Human rights groups have been speaking out against what they say is an alarming escalation of violence in several attacks against Egypt's Coptic Orthodox Christian community, with police providing little if any protection for victims.
Mina Thabet, programme director for minorities and vulnerable groups with the Egyptian Commission of Rights and Freedoms, told AFP that attacks on Coptic Christians have been "escalating in a very short time."
There have been a number of reports in separate Egyptian villages in recent weeks of large Muslim mobs torching Christian houses , preventing them from establishing churches and gathering to worship. Christians have been beaten and threatened against practicing their faith, while police and government officials have been failing to punish those responsible, Thabet said.
In an attack back in May, an elderly Christian mother was stripped naked, beaten, and paraded across the town of Minya because of a rumor that her son was having a relationship with a Muslim woman. A Christian man was stabbed to death last week in another attack in Minya, The Associated Press reported, with Muslim attackers wounding the families of two priests with knives and batons over a personal feud. What is more, Christians girls and women have been facing waves of kidnappings and rapes by Muslim men in Upper Egypt, watchdog groups such as the International Christian Concern have warned.
While Egyptian President Abdel-Fattah el-Sisi has promised to protect the nation's Christians, who make up roughly 10 percent of the population, activists have said that the government has failed to provide justice for the victims.
Thabet said that there are several factors contributing to the escalation of violence against Christians in Minya and elsewhere, including the deeply-rooted presence of radical Islam in the country, a high illiteracy rate, and the concentration of poor villages in Upper Egypt.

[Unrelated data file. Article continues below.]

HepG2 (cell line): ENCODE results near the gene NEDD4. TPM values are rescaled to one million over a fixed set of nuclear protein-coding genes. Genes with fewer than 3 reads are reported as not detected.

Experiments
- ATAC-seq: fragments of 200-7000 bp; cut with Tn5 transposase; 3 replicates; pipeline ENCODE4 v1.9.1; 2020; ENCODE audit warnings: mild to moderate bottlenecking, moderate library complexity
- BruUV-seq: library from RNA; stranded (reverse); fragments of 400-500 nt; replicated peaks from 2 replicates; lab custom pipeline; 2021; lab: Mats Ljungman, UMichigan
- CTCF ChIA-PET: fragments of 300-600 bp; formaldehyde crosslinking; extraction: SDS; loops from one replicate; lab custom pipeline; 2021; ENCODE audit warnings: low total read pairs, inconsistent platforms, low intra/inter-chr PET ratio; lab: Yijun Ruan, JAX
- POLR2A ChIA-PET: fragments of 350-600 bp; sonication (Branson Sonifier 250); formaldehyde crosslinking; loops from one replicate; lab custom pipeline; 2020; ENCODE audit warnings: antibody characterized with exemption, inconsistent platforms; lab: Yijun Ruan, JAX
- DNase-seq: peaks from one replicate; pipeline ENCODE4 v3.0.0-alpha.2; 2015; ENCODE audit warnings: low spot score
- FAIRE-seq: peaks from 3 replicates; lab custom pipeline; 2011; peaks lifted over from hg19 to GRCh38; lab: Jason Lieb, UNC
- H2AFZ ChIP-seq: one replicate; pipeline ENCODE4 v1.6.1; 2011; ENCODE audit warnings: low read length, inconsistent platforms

"They are all factors," Thabet said. "You can't separate the economic and social factors from the equation. It's a complicated equation." Sherif Azer, Egyptian civil rights activist and Ph.D. researcher at the University of York, U.K., said that one of the biggest problems has been the lack of prosecution.
He revealed that many times Christians are pressured by local authorities into "reconciliation" sessions, which mostly result in slaps on the wrist for the offending parties.
The Egyptian Initiative for Personal Rights has further called the reconciliation process "an instrument that only serves to perpetuate tensions and create a climate in which any dispute between citizens is liable to escalate into sectarian violence and collective punishment." Bishop Macarius of Minya and Abu Qirqas has also rejected such informal assemblies, and said that guilty parties must be brought to justice via the legal system.
"The true perpetrators must be arrested, punished for their crimes to set an example for others," Macarius said in an interview on Dream channel back in May.
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